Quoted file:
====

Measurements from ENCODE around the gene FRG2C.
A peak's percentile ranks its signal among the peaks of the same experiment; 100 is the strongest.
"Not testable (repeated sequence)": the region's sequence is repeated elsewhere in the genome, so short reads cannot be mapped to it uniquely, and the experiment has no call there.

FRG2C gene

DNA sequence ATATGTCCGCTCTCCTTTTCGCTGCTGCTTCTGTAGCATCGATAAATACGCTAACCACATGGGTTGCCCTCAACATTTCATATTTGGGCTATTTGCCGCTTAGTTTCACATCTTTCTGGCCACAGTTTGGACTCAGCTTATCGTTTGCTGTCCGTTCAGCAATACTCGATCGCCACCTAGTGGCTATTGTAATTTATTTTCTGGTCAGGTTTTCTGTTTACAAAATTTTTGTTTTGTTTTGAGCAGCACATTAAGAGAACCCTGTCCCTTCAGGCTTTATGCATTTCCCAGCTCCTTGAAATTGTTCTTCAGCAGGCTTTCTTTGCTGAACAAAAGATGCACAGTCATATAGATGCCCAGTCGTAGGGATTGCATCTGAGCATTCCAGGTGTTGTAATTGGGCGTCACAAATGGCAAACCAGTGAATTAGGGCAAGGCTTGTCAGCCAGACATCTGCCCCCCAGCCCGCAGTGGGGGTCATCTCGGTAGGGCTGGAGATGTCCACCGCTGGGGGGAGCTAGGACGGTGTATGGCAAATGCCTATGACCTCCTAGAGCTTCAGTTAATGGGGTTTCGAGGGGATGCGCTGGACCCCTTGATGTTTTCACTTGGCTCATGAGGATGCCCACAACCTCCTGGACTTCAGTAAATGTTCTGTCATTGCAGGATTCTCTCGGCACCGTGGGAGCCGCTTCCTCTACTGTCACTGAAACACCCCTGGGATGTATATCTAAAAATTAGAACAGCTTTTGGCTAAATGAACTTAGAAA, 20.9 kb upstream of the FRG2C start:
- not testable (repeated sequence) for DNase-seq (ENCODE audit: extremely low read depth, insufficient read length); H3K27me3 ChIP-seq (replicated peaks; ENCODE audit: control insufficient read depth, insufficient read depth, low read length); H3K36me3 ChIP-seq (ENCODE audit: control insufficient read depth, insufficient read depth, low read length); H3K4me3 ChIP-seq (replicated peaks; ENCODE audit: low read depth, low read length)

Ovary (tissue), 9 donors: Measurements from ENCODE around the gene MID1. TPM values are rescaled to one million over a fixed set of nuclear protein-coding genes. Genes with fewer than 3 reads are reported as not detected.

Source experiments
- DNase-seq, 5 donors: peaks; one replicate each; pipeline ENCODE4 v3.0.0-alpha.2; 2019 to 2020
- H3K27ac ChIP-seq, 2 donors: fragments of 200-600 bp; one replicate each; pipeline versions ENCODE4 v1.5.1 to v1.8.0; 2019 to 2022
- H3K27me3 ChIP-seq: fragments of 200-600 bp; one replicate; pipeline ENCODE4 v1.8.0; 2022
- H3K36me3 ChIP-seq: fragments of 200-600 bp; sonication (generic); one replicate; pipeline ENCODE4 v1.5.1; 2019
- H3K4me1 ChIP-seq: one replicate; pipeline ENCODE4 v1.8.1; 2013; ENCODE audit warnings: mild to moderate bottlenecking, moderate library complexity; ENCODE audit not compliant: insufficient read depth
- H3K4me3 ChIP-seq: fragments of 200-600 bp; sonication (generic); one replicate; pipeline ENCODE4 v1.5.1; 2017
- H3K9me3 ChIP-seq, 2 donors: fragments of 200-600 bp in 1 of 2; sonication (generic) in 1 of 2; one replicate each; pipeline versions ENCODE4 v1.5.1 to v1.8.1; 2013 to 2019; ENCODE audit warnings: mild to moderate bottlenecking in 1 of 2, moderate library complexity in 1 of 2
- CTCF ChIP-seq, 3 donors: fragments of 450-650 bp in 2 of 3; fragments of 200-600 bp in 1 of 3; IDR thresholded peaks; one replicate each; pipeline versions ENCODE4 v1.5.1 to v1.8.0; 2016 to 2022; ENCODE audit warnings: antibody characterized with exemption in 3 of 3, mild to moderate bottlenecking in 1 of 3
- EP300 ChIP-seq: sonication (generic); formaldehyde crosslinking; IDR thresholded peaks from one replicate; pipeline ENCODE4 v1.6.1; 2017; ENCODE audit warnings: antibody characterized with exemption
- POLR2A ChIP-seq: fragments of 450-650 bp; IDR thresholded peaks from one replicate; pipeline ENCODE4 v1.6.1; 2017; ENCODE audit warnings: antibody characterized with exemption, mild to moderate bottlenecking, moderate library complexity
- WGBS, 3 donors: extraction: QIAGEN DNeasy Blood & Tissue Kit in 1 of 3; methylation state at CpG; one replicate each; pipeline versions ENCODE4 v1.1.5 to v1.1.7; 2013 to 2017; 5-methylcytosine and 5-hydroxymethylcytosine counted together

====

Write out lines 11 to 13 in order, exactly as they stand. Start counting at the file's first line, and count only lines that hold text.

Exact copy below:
- H3K27me3 ChIP-seq: fragments of 200-600 bp; one replicate; pipeline ENCODE4 v1.8.0; 2022
- H3K36me3 ChIP-seq: fragments of 200-600 bp; sonication (generic); one replicate; pipeline ENCODE4 v1.5.1; 2019
- H3K4me1 ChIP-seq: one replicate; pipeline ENCODE4 v1.8.1; 2013; ENCODE audit warnings: mild to moderate bottlenecking, moderate library complexity; ENCODE audit not compliant: insufficient read depth